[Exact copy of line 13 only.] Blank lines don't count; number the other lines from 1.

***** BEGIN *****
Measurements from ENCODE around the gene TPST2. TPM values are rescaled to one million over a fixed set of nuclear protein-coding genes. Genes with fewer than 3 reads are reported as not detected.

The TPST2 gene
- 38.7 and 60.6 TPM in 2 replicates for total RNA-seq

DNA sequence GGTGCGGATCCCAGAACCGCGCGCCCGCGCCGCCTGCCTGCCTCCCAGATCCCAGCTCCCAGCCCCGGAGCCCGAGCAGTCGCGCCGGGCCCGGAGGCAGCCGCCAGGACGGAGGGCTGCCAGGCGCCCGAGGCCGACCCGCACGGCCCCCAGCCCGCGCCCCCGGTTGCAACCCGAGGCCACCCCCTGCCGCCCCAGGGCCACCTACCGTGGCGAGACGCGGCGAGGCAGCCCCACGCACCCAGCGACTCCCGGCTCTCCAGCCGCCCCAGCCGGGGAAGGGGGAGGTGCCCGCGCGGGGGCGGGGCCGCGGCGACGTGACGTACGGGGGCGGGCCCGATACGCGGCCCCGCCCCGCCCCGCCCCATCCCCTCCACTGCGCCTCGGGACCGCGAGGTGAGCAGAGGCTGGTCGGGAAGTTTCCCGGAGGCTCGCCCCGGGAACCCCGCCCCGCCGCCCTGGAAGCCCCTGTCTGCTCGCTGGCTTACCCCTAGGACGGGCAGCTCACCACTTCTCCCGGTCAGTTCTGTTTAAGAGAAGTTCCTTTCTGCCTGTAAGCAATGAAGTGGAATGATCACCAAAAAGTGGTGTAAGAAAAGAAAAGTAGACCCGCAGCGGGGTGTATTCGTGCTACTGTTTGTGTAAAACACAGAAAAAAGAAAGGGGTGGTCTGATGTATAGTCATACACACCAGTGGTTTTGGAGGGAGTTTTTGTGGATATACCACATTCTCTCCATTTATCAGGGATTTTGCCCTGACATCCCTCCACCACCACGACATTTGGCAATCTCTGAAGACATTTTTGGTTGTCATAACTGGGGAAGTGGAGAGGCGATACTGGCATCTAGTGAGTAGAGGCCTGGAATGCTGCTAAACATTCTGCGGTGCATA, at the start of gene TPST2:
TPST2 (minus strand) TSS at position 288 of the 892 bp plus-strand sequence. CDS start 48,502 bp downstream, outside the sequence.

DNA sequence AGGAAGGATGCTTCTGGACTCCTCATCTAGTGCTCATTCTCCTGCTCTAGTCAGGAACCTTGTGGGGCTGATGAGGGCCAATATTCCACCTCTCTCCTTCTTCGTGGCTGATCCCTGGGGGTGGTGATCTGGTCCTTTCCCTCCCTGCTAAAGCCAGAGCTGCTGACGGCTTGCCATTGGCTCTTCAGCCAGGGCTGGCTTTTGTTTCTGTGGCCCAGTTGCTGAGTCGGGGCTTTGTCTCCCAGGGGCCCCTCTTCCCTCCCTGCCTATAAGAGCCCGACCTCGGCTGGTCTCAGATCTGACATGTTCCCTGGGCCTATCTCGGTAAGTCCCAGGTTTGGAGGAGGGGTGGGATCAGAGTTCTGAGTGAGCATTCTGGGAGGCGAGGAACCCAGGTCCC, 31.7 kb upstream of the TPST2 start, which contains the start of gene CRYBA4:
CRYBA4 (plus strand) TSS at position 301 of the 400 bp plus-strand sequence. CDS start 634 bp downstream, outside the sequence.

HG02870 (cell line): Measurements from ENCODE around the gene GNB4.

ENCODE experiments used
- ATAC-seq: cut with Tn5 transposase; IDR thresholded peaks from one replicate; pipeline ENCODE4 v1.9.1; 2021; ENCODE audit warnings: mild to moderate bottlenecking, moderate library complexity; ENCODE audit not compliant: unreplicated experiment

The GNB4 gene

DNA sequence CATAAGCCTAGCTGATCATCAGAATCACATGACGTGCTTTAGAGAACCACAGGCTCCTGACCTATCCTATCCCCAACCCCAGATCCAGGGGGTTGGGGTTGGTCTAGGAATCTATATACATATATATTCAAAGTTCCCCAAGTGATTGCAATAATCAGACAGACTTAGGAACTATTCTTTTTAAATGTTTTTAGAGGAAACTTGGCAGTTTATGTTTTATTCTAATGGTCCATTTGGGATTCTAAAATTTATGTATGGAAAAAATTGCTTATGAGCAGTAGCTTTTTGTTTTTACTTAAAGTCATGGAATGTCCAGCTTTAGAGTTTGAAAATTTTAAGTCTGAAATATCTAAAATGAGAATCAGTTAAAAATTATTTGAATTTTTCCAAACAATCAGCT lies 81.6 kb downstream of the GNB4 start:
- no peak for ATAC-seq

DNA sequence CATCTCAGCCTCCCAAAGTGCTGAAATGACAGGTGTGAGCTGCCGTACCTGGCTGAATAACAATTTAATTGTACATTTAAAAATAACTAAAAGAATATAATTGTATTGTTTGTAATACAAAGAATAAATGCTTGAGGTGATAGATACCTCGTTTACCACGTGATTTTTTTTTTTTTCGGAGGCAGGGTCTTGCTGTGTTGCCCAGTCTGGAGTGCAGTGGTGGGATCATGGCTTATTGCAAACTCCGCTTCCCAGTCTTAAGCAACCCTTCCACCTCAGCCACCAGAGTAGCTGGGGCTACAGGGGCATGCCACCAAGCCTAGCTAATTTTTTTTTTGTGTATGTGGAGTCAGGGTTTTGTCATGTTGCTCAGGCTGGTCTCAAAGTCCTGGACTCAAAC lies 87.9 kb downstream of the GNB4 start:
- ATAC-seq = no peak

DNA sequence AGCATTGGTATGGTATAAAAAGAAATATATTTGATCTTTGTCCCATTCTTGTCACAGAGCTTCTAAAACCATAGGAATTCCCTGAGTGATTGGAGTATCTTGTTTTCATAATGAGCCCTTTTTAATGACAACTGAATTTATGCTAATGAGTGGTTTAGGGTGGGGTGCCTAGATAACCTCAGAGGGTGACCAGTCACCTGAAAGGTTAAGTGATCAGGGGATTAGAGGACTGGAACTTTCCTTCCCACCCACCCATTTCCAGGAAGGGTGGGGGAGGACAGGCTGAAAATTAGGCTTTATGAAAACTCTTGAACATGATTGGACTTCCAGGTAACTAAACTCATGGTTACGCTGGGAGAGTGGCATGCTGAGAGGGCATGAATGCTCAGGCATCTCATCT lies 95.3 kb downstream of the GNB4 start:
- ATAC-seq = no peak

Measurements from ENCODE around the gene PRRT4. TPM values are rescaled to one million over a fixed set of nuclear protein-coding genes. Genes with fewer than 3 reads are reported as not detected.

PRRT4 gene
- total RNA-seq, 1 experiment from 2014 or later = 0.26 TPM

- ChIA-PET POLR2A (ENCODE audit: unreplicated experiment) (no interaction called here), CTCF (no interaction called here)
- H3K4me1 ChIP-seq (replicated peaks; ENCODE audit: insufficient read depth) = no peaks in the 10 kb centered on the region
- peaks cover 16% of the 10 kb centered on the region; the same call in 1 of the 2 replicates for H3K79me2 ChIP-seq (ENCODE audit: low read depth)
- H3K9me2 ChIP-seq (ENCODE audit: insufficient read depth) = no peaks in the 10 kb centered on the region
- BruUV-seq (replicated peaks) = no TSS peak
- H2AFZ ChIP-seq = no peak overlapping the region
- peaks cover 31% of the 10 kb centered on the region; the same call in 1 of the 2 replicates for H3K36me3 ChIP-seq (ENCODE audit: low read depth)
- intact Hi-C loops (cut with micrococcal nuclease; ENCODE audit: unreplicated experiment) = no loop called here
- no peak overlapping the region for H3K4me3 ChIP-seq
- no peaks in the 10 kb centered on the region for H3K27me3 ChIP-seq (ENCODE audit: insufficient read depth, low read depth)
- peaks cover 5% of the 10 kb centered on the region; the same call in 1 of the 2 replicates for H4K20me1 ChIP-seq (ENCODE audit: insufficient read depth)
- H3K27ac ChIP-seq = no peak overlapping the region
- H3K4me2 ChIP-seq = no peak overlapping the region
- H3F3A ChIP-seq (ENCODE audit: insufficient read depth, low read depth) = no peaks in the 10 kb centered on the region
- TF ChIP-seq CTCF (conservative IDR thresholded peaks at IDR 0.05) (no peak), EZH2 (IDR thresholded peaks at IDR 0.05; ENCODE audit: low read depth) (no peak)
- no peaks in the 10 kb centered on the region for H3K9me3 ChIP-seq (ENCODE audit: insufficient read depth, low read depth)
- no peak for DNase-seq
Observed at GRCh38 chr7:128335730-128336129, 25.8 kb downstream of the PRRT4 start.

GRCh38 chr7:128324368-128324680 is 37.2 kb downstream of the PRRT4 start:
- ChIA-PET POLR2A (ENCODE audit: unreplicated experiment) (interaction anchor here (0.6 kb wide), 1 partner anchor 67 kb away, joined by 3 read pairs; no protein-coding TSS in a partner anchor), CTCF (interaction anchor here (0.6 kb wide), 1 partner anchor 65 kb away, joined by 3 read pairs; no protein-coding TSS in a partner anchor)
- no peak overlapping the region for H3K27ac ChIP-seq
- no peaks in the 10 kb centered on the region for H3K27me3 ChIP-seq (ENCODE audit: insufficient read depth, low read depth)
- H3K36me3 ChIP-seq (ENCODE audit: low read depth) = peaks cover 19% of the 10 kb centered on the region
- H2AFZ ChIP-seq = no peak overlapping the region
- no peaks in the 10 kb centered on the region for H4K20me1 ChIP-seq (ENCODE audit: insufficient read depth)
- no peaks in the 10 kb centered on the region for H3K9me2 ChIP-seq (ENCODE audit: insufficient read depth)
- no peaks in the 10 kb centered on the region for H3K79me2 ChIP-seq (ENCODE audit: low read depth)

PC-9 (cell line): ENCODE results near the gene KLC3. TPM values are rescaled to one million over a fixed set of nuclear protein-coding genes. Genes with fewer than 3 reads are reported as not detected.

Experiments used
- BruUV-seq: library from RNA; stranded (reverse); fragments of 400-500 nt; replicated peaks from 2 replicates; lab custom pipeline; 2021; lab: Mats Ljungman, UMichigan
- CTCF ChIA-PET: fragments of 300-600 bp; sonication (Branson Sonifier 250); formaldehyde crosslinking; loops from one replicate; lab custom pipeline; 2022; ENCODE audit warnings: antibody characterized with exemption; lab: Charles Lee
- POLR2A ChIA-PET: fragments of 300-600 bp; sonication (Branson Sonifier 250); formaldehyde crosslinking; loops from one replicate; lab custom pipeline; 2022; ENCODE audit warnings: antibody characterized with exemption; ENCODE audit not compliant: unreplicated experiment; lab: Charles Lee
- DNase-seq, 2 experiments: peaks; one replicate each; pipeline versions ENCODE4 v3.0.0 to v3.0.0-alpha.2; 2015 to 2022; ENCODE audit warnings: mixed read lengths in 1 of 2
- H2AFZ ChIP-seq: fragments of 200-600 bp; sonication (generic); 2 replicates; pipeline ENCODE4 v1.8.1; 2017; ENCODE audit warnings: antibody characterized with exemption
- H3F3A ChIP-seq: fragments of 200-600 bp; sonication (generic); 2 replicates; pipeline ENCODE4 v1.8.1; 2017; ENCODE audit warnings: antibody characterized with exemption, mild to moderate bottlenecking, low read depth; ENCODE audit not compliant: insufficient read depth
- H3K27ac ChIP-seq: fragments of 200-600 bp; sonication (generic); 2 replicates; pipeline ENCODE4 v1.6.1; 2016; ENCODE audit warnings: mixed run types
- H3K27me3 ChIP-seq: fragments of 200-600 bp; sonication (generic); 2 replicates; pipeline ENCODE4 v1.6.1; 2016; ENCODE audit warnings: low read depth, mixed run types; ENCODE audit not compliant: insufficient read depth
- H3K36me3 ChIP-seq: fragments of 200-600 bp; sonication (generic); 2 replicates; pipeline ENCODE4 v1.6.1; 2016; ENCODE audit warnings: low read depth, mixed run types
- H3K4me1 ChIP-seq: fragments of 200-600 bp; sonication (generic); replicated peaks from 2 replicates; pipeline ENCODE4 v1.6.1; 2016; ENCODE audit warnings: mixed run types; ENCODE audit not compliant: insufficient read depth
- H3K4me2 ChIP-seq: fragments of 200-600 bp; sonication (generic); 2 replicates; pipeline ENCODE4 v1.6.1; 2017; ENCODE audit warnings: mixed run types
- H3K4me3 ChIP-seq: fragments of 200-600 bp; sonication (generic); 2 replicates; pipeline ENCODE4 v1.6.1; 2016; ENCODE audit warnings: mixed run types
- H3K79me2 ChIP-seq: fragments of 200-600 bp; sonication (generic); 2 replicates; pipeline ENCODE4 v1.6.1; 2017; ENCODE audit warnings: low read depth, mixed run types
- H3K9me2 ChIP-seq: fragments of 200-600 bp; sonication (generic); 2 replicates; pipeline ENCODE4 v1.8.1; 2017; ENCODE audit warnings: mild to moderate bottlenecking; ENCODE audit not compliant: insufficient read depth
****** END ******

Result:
- no peak for ATAC-seq